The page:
New liquidity must flow into debt-thirsty market

We’re all familiar with CBRE’s estimate that around €960bn of European commercial real estate debt is outstanding. Around half is due for repayment before 2014, requiring new capital sources to refinance or repay a wall of maturing debt – just as banks lower or eliminate their commercial real estate debt exposure.

The huge capital demands arising from this growing funding gap have caused Europe’s debt markets to evolve, with mezzanine debt funds appearing about three years ago and the development of senior debt funds apparently the next step.

However, Morgan Stanley estimates that the €200bn these alternative sources will provide is far less than the sector’s anticipated €700bn near- term capital requirement. Also, lending so far by mezzanine debt funds suggests most of this capital will be limited to investments in prime assets.

Insurance companies’ property allocations have been small in the past, with banks providing 96% of real estate debt, but insurers are increasing their real estate debt exposure. Pension funds, meanwhile, allocate a relatively small portion of their at least €3trn of European investments to real estate, from 3% in the UK to 9% in Germany.

However, property debt investments can fit very well with insurers’ and pension funds’ needs, as they look for long-term, fixed income investments. Real estate can easily be structured as a fixed-income investment. The insurance market is already being tapped in Europe; for example, the German schuldschein, typically an investment product for insurers, has been adapted for property.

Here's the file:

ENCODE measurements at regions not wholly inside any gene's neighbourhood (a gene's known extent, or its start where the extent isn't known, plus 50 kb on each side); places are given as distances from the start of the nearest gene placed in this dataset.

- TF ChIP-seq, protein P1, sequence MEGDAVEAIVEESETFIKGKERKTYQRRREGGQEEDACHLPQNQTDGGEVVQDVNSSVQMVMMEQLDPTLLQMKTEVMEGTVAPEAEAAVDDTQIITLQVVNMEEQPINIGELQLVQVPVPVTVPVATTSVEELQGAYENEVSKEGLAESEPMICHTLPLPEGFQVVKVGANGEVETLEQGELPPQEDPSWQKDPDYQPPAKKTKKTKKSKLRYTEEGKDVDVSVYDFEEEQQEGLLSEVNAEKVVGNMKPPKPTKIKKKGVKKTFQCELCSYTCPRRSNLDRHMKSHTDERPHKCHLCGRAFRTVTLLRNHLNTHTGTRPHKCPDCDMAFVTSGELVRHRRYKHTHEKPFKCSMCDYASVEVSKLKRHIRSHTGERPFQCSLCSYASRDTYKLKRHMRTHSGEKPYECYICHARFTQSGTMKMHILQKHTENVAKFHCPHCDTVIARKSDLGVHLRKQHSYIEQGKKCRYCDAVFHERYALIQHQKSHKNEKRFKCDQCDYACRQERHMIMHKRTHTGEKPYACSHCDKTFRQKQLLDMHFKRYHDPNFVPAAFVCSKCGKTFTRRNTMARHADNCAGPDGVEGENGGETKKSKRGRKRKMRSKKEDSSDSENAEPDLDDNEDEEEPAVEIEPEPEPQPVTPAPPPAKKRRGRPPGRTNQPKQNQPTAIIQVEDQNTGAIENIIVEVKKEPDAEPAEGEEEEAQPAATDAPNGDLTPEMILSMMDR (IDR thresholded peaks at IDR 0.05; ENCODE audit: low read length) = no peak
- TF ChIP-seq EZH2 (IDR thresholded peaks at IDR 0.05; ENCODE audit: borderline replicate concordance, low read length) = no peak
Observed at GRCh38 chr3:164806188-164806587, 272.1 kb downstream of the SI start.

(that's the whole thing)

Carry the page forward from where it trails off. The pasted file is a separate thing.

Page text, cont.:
In the US, insurance companies are estimated to be responsible for 20% of debt capital on commercial real estate, while US pension funds allocate an average 8-10% to real estate. The US is having a far better credit market recovery for commercial property than Europe, even enjoying a revival in its CMBS market, where insurance companies and pension funds are active investors.  This recovery is largely down to the large variety of alternative sources for debt capital in the US.

Until now, Europe has had the luxury of not needing to consider other real estate debt capital sources, as banks were always open. Because most debt capital has been structured for banks’ balance sheets, it is short-term and at floating rates.

To re-gear the European market, some important changes are needed with respect to the structure and terms of debt capital, to encourage investment from other sources. In particular, European borrowers will need to grow comfortable with long-dated loans. Given today’s low interest rates, this is probably the best time for the market to get borrowers to agree to such a change.

Borrowers will also need to adapt to yield compensation for early repayment. Typically, this can be negotiated; for example, it may be possible to agree on yield compensation for a prepayment  during the first several years, with lesser penalties as the loan term progresses.

This needs further development between borrowers and lenders, as happened in US markets. Borrowers will need to accept the risk of interest rate changes – a situation that effectively exists anyway when borrowers take on an interest-rate swap and attempt to prepay a loan in mid-period, to refinance at a lower interest rate.

Lenders will also have to make concessions. Borrowers will want flexibility to sell properties, particularly if they are asked to make a long-term loan commitment, and will not want yield penalties to obstruct their ability to manage their investment holdings.

Structures will have to be developed to relax change-of-control provisions and permit borrowers to cause a property sale without triggering a loan prepayment. This would create ‘staple financing’ when the property is sold – another arrangement already accomplished in US transactions.

In the end, Europe needs to expand the available markets for commercial real estate debt capital. Water always finds its way; hopefully, that rule also holds true for capital.

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